Hanging Heaton Church of England Voluntary Controlled Junior and Infant School


Name Hanging Heaton Church of England Voluntary Controlled Junior and Infant School
Website http://www.hangingheaton.co.uk/
Ofsted Inspection Rating Good
Inspection Date 11 December 2019
Address High Street, Hanging Heaton, Batley, West Yorkshire, WF17 6DW
Phone Number 01924463035
Type Primary
Age Range 4-11
Religious Character Church of England
Gender Mixed
Number of Pupils 134 (50% boys 50% girls)
Number of Pupils per Teacher 17.8
Local Authority Kirklees
Percentage Free School Meals 14.9%
Percentage English is Not First Language 2.2%
Catchment Area Information Available Yes, our catchment area data is FREE

Outcome

Hanging Heaton Church of England Voluntary Controlled Junior and Infant School continues to be a good school.However, inspectors have some concerns that standards may be declining, as set out below.

What is it like to attend this school?

Teachers plan learning in a range of interesting topics. These include content from all the national curriculum subjects. Pupils enjoy taking part in activities that help bring learning to life. However, learning in subjects other than English is not well sequenced. As a result, pupils do not build on what they already know and can do well enough. The books that younger pupils read do not help them to become confident and fluent readers. This is particularly the case for those pupils who fall behind in reading.

Adults in school look after pupils very well. Pupils say that their teachers are kind and helpful. Pupils behave well most of the time and they say there is little bullying. Any incidents are sorted out quickly, especially when the headteacher helps. Most pupils try hard and are proud of their work.

Pupils enjoy playing with friends of all ages. In the rainbow club they help each other to get better at sports. Pupils recently took part in a ‘vision day’. They worked together to learn about the school values. Pupils have many opportunities to learn about different faiths and cultures. They are very respectful towards people who are different to them.

What does the school do well and what does it need to do better?

Teachers plan learning to cover the objectives in the national curriculum for mathematics. However, some teachers do not plan what to teach and when in a logical order. Pupils do not learn essential mathematical knowledge well enough to help future learning. As a result, some pupils fall behind. Leaders make sure that these pupils are given help to catch up. However, this intervention is not enough to make sure that all pupils do as well as they should.The school teaches foundation subjects through different topics. Recent work on the curriculum has ensured that pupils no longer repeat the same topics in the mixed-age classes. Work to improve the curriculum further is still at an early stage. Leaders do not yet have well sequenced plans in place. As a result, skills and knowledge are not taught in an order that helps pupils to build on prior learning.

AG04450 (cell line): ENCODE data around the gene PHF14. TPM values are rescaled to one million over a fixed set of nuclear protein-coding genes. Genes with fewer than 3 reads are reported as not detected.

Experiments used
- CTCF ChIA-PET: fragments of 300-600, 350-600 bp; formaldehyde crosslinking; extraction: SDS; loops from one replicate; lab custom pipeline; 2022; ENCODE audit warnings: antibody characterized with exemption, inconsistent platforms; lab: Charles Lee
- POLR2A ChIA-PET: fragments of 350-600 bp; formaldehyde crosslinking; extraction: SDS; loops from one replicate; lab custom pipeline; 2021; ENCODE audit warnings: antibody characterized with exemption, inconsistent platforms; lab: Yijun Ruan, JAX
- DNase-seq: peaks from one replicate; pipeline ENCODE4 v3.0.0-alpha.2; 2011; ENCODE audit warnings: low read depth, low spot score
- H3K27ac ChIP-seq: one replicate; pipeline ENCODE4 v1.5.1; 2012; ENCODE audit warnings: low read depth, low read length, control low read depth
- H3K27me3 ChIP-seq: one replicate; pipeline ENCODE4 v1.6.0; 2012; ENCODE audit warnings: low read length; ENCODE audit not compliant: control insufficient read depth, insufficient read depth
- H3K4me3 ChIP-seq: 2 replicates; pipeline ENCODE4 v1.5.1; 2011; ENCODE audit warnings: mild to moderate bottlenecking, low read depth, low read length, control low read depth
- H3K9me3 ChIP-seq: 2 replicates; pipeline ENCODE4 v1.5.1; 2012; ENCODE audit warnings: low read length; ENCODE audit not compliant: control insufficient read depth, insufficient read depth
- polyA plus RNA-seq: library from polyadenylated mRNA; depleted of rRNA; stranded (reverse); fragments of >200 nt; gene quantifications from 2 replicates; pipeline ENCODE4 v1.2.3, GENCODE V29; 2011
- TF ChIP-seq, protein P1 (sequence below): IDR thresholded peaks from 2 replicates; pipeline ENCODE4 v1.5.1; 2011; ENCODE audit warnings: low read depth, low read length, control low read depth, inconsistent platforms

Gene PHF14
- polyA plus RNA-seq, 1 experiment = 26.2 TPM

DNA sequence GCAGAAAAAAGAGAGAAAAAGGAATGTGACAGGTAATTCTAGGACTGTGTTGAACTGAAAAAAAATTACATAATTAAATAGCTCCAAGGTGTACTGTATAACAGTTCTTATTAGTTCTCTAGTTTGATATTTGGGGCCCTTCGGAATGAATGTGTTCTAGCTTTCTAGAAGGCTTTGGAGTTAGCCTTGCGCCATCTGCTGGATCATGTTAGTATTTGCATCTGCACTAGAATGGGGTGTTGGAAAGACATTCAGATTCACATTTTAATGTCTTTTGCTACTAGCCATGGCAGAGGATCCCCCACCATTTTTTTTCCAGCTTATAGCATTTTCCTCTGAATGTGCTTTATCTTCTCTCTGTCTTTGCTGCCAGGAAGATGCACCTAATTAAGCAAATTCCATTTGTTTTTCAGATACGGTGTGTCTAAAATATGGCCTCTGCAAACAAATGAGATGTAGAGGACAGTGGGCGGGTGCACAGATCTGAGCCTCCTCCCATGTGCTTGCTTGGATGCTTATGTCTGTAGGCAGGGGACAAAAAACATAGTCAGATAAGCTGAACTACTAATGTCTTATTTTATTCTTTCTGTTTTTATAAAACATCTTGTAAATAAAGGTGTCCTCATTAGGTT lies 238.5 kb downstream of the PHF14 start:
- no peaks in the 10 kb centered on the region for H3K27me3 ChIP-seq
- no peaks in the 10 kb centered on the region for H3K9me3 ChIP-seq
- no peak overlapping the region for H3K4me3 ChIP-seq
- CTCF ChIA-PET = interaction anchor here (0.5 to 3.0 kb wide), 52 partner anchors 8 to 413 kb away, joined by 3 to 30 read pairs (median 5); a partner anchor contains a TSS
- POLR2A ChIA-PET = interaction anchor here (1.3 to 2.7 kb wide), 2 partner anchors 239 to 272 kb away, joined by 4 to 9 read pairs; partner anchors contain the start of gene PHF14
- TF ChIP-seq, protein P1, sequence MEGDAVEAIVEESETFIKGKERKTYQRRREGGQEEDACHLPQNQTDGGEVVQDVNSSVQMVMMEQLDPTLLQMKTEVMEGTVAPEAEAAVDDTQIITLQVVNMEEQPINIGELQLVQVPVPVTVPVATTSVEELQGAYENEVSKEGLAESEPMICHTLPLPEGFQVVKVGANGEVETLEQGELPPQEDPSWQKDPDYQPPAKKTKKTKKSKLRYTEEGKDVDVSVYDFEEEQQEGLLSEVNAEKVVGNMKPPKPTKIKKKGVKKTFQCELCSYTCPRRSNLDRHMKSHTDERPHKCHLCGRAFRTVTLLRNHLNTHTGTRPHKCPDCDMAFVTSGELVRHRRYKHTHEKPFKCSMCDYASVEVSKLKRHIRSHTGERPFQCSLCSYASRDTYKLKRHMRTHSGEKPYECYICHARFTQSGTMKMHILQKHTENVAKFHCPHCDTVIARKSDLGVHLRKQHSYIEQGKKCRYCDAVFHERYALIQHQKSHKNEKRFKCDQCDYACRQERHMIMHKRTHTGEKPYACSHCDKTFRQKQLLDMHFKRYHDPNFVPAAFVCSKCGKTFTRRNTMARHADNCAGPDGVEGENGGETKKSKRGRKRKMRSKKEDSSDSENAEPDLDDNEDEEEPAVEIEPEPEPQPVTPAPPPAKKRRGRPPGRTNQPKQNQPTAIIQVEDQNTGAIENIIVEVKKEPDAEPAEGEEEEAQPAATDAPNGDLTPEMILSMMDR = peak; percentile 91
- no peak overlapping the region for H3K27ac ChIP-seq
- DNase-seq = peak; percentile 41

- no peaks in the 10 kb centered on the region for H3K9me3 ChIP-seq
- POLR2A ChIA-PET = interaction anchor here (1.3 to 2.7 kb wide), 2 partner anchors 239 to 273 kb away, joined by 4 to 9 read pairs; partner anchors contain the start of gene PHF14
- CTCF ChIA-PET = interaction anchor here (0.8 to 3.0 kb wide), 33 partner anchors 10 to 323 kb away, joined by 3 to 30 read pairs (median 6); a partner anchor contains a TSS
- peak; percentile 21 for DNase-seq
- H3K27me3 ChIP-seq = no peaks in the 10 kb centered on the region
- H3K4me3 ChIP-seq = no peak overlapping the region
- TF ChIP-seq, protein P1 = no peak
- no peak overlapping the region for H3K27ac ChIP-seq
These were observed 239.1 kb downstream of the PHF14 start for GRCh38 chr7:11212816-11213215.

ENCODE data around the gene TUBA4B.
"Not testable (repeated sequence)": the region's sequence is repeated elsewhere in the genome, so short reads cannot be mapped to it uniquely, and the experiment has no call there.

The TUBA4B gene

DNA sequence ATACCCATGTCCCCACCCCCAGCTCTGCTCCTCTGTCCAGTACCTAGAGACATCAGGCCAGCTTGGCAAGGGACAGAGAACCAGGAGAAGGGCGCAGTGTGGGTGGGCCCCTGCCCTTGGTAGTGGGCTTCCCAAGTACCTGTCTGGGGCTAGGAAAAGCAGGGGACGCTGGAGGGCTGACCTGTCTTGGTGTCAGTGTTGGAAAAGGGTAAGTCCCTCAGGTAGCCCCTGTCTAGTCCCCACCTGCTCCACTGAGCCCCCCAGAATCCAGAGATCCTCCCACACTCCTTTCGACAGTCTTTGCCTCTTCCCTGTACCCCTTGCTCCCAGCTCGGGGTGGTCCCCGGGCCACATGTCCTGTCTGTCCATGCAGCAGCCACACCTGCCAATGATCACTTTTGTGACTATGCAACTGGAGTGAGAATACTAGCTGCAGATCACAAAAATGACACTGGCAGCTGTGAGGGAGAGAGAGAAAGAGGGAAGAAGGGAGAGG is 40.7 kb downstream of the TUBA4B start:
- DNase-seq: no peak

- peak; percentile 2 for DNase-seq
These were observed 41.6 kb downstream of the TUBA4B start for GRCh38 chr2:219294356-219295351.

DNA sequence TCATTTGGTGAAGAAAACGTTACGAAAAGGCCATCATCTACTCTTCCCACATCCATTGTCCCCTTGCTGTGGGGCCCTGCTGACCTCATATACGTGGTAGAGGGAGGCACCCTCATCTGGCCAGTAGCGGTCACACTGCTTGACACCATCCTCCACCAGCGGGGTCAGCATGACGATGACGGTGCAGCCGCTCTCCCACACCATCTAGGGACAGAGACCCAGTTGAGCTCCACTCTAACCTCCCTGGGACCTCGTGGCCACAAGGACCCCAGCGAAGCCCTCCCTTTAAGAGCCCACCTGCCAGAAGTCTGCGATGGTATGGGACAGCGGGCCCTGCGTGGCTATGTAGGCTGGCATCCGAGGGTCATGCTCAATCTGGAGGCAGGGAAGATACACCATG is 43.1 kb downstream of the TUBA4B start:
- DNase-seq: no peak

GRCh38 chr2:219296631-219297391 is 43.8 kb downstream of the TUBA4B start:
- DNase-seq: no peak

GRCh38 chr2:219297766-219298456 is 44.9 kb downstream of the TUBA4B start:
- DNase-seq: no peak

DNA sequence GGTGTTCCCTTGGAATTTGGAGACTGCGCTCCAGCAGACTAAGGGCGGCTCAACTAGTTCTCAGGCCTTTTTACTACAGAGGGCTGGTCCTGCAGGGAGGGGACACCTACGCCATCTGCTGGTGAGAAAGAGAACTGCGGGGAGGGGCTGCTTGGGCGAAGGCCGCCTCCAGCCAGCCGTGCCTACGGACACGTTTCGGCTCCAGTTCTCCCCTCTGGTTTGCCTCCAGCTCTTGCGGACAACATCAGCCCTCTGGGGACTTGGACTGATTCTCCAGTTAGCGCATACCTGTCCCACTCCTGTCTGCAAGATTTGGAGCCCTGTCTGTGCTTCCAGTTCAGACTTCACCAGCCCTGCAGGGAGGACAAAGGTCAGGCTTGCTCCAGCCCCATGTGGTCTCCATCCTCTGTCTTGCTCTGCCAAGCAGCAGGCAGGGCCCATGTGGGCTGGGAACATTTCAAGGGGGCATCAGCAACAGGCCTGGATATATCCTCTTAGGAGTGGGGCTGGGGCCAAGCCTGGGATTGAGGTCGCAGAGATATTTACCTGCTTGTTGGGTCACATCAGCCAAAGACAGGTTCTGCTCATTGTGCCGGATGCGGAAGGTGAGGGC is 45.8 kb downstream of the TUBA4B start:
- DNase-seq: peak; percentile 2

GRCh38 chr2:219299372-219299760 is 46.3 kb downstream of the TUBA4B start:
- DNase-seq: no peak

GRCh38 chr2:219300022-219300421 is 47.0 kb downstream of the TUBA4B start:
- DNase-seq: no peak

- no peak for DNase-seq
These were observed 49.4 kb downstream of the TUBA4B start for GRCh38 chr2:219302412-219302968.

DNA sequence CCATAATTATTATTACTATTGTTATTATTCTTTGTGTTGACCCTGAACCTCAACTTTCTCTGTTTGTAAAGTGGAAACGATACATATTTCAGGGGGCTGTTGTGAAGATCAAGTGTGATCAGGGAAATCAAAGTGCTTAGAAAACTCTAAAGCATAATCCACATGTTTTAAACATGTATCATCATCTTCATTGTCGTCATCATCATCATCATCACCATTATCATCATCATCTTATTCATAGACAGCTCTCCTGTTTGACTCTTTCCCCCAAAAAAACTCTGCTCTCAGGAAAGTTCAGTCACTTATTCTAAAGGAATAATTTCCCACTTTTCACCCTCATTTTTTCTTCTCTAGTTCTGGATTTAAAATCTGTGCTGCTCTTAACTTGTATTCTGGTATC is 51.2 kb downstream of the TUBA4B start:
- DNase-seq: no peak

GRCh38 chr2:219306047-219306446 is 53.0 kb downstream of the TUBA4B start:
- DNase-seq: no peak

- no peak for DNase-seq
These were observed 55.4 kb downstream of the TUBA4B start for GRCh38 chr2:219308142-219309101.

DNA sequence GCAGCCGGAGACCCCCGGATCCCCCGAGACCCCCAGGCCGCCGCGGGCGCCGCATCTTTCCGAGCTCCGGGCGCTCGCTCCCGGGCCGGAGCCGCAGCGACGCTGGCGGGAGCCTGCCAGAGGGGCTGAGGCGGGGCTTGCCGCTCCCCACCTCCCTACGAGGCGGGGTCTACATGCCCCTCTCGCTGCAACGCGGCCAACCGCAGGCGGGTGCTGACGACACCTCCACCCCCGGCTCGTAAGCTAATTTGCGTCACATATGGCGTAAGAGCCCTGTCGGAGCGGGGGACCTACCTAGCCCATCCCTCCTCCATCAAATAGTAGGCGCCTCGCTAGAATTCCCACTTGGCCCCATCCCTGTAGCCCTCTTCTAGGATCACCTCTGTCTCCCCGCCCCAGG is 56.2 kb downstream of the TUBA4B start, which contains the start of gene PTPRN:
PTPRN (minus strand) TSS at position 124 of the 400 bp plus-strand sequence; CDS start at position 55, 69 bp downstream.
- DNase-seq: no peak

School leaders place a high value on reading for pleasure. Teachers read regularly to pupils. The books they read are carefully chosen. For example, children in the Reception class enjoy stories that include rhyme and repetition. Older pupils enjoyed a book called ‘Treason’ when they were learning about the Tudors. Pupils have reading challenges and look forward to the rewards they get for reading. For example, some pupils have made posters and shoe box scenes of their favourite books.

Children begin to learn the sounds that letters represent (phonemes) as soon as they join the Reception class. Some children already know some of these before they start school. Staff teach children new phonemes accurately. However, reading books do not match the phonemes that children have already learned. As a result, children who fall behind do not get the practice they need to become fluent readers.

Pupils enjoy the many interesting enrichment activities that teachers plan for them. For example, they remembered meeting the ‘herbwife’ on Tudor day. They learned how to make lavender posies. They knew that these were thought to help people to sleep and to make the laundry smell fresh. Pupils look forward to going on the residential visit to an outdoor activity centre.